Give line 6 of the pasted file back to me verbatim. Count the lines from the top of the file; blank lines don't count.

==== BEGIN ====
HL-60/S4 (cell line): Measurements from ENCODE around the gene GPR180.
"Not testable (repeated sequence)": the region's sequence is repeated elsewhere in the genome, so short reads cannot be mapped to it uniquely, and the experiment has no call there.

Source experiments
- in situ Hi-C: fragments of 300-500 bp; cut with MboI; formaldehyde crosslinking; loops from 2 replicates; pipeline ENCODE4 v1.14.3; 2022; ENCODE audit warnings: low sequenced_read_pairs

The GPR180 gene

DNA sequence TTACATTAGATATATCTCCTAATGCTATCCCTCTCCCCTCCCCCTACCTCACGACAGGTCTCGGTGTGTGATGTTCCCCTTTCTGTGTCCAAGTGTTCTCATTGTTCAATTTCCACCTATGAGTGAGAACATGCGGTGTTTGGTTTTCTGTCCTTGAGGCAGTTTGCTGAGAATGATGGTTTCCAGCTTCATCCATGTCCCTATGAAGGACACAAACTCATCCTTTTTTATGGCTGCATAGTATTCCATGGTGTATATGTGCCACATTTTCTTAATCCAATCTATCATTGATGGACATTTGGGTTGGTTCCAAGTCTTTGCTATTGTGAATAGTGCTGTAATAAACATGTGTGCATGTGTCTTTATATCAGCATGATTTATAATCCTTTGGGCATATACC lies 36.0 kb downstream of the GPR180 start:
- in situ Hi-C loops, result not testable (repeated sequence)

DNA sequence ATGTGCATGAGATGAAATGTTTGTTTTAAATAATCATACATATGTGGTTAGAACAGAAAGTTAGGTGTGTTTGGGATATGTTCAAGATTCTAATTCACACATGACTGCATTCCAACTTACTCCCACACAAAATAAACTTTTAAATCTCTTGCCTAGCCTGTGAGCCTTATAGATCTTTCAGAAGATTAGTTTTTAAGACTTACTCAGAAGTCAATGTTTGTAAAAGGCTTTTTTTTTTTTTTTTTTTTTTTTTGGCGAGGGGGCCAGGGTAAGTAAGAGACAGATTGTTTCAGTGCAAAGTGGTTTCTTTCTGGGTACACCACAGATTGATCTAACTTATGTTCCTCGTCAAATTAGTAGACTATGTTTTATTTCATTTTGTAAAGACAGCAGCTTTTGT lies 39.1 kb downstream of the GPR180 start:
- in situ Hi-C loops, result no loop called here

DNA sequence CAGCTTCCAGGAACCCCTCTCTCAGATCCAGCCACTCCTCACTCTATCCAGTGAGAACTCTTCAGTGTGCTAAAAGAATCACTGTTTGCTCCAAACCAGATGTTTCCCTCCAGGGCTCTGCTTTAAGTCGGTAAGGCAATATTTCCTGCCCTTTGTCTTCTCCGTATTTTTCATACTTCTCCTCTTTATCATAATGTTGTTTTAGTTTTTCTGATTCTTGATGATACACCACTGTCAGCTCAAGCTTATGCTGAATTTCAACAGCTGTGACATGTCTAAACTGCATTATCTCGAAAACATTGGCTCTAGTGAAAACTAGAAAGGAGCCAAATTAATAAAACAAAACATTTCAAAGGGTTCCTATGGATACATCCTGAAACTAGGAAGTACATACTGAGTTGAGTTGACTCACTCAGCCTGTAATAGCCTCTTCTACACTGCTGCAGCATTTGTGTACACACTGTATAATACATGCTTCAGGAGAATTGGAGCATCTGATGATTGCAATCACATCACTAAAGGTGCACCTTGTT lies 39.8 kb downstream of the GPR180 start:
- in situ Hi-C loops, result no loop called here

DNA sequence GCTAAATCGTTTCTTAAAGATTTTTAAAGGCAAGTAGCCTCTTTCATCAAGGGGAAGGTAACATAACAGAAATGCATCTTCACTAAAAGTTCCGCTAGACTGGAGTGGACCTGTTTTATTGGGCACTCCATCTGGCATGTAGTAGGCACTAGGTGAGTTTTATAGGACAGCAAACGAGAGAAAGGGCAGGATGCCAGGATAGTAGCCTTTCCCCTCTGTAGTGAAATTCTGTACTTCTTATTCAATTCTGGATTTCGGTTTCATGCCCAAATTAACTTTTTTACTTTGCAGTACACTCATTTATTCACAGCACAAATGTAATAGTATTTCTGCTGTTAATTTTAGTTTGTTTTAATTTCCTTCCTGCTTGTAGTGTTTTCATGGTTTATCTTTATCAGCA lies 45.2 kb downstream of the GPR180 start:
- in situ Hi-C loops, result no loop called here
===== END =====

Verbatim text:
DNA sequence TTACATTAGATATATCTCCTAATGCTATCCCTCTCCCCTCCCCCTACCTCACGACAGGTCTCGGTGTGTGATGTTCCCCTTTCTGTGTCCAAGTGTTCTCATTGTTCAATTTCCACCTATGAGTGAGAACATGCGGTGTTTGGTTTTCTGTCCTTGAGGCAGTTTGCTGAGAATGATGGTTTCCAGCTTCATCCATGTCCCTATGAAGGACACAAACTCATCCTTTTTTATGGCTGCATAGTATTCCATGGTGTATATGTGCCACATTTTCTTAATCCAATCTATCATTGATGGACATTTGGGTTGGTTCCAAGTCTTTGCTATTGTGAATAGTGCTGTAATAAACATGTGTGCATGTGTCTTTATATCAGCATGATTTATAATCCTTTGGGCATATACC lies 36.0 kb downstream of the GPR180 start: